Numbers 35:6-4.35.7. Cities for refuge Or, of escape for manslayers. And these cities are assigned among the Levites, partly because they might be presumed to be the most proper and impartial judges between manslayers and wilful murderers; partly because their presence and authority would more effectually bridle the passions of the avenger of blood who might pursue him thither; and perhaps to signify that it is only in Christ (whom the Levitical priests represented) that sinners find refuge and safety from the destroyer. Three of these cities of refuge were in the land of Canaan, and three on the other side Jordan, (Numbers 35:14,) and the names of them are set down, Joshua 20:7-6.20.8. Of the forty-eight cities given to the Levites, thirteen were appointed for the priests.
Numbers 35:11. Unawares Or ignorantly, as it is, Deuteronomy 19:4, and Joshua 20:3; that is, besides his intention, having no such design, and no hatred to him, Numbers 35:22.
Numbers 35:12. From the avenger Hebrew, from the redeemer, or, from the next kinsman; to whom, by the law, belonged the right of redemption of the lands of, and vindication of the injury done to, the person deceased. Die not Be not killed by the avenger meeting him in some other place. Before the congregation Before the judges or elders who were appointed in every city for the decision of criminal causes, who were to examine, and that publicly before the people, whether the murder was wilful or casual.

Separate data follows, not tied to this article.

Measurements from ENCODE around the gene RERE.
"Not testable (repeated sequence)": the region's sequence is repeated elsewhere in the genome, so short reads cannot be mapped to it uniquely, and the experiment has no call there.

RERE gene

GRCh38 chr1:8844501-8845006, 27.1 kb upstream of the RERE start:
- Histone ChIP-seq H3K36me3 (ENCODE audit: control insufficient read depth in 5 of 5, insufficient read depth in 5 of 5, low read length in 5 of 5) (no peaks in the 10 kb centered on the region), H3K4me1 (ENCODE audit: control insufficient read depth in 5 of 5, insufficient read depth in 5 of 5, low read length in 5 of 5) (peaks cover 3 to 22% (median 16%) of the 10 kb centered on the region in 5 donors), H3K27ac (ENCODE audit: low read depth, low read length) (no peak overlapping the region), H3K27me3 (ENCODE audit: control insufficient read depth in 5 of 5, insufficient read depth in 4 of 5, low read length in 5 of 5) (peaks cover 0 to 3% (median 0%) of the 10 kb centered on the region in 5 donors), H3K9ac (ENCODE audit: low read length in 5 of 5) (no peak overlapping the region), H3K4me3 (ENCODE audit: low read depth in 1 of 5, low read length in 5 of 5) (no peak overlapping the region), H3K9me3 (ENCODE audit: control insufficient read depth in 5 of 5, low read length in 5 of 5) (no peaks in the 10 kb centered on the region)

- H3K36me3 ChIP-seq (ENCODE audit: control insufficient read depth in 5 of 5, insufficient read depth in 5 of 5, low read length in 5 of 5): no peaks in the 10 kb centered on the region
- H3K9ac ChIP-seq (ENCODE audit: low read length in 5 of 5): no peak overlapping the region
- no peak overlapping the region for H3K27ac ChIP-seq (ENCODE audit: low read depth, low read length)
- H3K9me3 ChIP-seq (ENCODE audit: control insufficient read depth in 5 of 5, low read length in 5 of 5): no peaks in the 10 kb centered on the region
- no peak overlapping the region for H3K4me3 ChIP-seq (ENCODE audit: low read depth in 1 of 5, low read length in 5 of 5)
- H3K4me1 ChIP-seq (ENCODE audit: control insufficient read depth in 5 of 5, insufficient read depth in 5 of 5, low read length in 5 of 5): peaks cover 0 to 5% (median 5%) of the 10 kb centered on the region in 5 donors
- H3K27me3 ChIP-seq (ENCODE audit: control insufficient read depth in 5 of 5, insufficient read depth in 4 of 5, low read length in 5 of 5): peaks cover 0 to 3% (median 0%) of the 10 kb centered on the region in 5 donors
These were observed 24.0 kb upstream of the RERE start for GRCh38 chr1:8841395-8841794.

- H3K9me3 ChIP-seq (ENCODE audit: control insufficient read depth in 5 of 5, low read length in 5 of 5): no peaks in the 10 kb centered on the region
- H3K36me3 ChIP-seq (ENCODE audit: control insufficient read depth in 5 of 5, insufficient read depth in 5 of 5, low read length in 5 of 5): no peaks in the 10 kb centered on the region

Numbers 35:14-4.35.16. On this side Jordan Because that land was as long as Canaan, though not so broad; and besides, these might be convenient for many of them that lived in Canaan. If he smite him Wittingly and wilfully, though not with premeditated malice. He shall be put to death Yea, though he had fled into the city of refuge.
Numbers 35:18. With a hand-weapon It made no difference with what kind of weapon he was killed, whether it was of iron, wood, or stone. If he was killed wittingly and knowingly, it was murder, and the guilty person was to die for it. For though perhaps he had no intention to kill the person, yet he ought to have moderated his passion, and could not be ignorant that such an instrument was capable of inflicting a deadly wound.
Numbers 35:19. Himself shall slay the murderer Le Clerc translates it, It shall be lawful for the revenger to kill him: for it seems to be a mere permission, not a precept. He might, without offence to God, or danger to himself, kill the murderer with his own hand. But if he were not able, or did not choose to do it, he stood bound to prosecute him and bring him to justice.